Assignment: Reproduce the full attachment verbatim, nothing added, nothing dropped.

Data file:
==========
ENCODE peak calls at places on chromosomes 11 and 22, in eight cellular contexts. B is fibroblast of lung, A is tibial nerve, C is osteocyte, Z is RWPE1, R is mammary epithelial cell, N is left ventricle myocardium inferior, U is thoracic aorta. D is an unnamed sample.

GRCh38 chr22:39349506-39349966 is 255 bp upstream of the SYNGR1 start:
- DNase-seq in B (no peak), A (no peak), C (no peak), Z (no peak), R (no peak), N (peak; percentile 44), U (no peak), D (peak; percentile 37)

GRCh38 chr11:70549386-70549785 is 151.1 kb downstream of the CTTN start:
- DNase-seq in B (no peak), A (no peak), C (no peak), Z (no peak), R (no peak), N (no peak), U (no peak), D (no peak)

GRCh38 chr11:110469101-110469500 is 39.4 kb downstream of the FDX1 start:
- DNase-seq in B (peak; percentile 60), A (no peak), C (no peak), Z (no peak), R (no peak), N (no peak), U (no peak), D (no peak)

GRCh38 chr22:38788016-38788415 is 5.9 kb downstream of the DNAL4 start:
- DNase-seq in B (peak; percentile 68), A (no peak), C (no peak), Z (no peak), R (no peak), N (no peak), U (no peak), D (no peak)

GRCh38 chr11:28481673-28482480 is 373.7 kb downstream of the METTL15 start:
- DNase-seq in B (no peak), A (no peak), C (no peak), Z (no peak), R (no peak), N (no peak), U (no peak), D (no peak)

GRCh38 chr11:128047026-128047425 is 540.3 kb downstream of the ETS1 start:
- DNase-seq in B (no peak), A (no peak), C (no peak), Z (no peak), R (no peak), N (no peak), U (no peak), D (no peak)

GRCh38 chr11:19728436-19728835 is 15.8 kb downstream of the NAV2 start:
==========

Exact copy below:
ENCODE peak calls at places on chromosomes 11 and 22, in eight cellular contexts. B is fibroblast of lung, A is tibial nerve, C is osteocyte, Z is RWPE1, R is mammary epithelial cell, N is left ventricle myocardium inferior, U is thoracic aorta. D is an unnamed sample.

GRCh38 chr22:39349506-39349966 is 255 bp upstream of the SYNGR1 start:
- DNase-seq in B (no peak), A (no peak), C (no peak), Z (no peak), R (no peak), N (peak; percentile 44), U (no peak), D (peak; percentile 37)

GRCh38 chr11:70549386-70549785 is 151.1 kb downstream of the CTTN start:
- DNase-seq in B (no peak), A (no peak), C (no peak), Z (no peak), R (no peak), N (no peak), U (no peak), D (no peak)

GRCh38 chr11:110469101-110469500 is 39.4 kb downstream of the FDX1 start:
- DNase-seq in B (peak; percentile 60), A (no peak), C (no peak), Z (no peak), R (no peak), N (no peak), U (no peak), D (no peak)

GRCh38 chr22:38788016-38788415 is 5.9 kb downstream of the DNAL4 start:
- DNase-seq in B (peak; percentile 68), A (no peak), C (no peak), Z (no peak), R (no peak), N (no peak), U (no peak), D (no peak)

GRCh38 chr11:28481673-28482480 is 373.7 kb downstream of the METTL15 start:
- DNase-seq in B (no peak), A (no peak), C (no peak), Z (no peak), R (no peak), N (no peak), U (no peak), D (no peak)

GRCh38 chr11:128047026-128047425 is 540.3 kb downstream of the ETS1 start:
- DNase-seq in B (no peak), A (no peak), C (no peak), Z (no peak), R (no peak), N (no peak), U (no peak), D (no peak)

GRCh38 chr11:19728436-19728835 is 15.8 kb downstream of the NAV2 start: